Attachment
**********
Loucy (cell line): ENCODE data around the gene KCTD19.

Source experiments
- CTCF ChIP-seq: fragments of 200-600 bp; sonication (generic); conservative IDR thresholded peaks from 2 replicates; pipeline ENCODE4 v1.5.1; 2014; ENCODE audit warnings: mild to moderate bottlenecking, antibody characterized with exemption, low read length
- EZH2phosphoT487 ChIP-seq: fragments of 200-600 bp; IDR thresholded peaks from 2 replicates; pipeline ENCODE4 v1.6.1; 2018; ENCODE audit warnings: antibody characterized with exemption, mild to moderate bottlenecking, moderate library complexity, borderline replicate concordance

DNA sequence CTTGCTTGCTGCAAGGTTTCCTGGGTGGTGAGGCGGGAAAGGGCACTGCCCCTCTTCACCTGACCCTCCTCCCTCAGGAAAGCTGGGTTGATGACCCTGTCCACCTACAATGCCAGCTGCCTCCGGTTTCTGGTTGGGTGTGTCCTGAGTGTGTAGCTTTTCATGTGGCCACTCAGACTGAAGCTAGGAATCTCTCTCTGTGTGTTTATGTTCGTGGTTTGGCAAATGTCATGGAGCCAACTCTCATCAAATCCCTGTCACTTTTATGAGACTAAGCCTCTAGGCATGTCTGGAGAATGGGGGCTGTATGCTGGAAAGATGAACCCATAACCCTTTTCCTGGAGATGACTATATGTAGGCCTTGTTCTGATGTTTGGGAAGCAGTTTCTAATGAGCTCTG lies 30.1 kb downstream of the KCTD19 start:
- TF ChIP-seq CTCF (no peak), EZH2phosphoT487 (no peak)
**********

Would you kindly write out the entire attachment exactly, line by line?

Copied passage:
Loucy (cell line): ENCODE data around the gene KCTD19.

Source experiments
- CTCF ChIP-seq: fragments of 200-600 bp; sonication (generic); conservative IDR thresholded peaks from 2 replicates; pipeline ENCODE4 v1.5.1; 2014; ENCODE audit warnings: mild to moderate bottlenecking, antibody characterized with exemption, low read length
- EZH2phosphoT487 ChIP-seq: fragments of 200-600 bp; IDR thresholded peaks from 2 replicates; pipeline ENCODE4 v1.6.1; 2018; ENCODE audit warnings: antibody characterized with exemption, mild to moderate bottlenecking, moderate library complexity, borderline replicate concordance

DNA sequence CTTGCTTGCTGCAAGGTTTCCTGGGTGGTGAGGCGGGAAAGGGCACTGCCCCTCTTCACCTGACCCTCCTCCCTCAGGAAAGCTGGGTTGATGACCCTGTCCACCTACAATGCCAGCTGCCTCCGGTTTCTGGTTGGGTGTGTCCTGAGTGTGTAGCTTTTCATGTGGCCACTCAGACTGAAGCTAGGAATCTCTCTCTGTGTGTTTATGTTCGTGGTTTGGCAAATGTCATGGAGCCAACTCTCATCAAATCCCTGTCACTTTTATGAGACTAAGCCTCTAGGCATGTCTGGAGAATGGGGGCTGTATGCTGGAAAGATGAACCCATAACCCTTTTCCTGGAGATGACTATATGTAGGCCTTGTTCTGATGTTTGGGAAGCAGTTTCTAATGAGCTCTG lies 30.1 kb downstream of the KCTD19 start:
- TF ChIP-seq CTCF (no peak), EZH2phosphoT487 (no peak)